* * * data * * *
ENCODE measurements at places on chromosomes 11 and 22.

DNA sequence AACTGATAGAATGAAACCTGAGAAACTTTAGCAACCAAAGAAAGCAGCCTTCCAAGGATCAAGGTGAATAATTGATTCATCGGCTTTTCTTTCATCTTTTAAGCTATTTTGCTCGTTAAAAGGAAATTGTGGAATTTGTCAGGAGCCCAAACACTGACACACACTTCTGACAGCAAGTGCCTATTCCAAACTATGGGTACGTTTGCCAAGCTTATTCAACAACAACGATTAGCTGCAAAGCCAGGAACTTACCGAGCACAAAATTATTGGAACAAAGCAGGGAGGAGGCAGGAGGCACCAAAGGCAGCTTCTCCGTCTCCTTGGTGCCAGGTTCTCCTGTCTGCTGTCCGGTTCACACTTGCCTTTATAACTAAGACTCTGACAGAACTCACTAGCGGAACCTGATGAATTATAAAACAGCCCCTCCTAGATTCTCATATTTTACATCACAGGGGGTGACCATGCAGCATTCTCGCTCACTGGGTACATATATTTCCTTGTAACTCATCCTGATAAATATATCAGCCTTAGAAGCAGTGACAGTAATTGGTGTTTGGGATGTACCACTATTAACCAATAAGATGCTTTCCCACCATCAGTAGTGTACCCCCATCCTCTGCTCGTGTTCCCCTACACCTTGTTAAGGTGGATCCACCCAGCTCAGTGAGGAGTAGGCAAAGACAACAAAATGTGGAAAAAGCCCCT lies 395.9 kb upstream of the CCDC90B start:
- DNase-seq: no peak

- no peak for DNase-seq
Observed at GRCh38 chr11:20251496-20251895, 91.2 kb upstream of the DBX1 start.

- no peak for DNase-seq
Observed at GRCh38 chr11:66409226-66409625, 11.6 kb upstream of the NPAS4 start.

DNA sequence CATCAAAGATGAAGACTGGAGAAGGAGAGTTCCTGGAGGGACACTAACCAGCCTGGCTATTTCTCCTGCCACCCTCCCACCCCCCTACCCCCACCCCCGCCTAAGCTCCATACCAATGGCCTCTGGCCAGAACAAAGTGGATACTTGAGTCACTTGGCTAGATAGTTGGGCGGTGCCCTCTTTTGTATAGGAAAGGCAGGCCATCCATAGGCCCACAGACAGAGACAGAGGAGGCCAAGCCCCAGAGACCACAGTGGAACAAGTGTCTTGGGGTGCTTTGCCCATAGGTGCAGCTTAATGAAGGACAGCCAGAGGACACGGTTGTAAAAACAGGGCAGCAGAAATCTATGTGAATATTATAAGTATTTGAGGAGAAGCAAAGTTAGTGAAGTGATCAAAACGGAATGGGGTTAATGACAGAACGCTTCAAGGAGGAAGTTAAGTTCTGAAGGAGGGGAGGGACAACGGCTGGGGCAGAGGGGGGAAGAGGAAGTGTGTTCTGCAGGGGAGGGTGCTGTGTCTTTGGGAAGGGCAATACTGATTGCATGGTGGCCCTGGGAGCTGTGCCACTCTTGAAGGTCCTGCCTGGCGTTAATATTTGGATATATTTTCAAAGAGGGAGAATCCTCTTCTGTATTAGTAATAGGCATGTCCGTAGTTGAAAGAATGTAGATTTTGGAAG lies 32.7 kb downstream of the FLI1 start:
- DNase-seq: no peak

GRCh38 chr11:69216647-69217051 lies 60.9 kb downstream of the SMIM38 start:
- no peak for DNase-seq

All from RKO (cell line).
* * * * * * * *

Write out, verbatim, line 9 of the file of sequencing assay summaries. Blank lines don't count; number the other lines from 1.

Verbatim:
- DNase-seq: no peak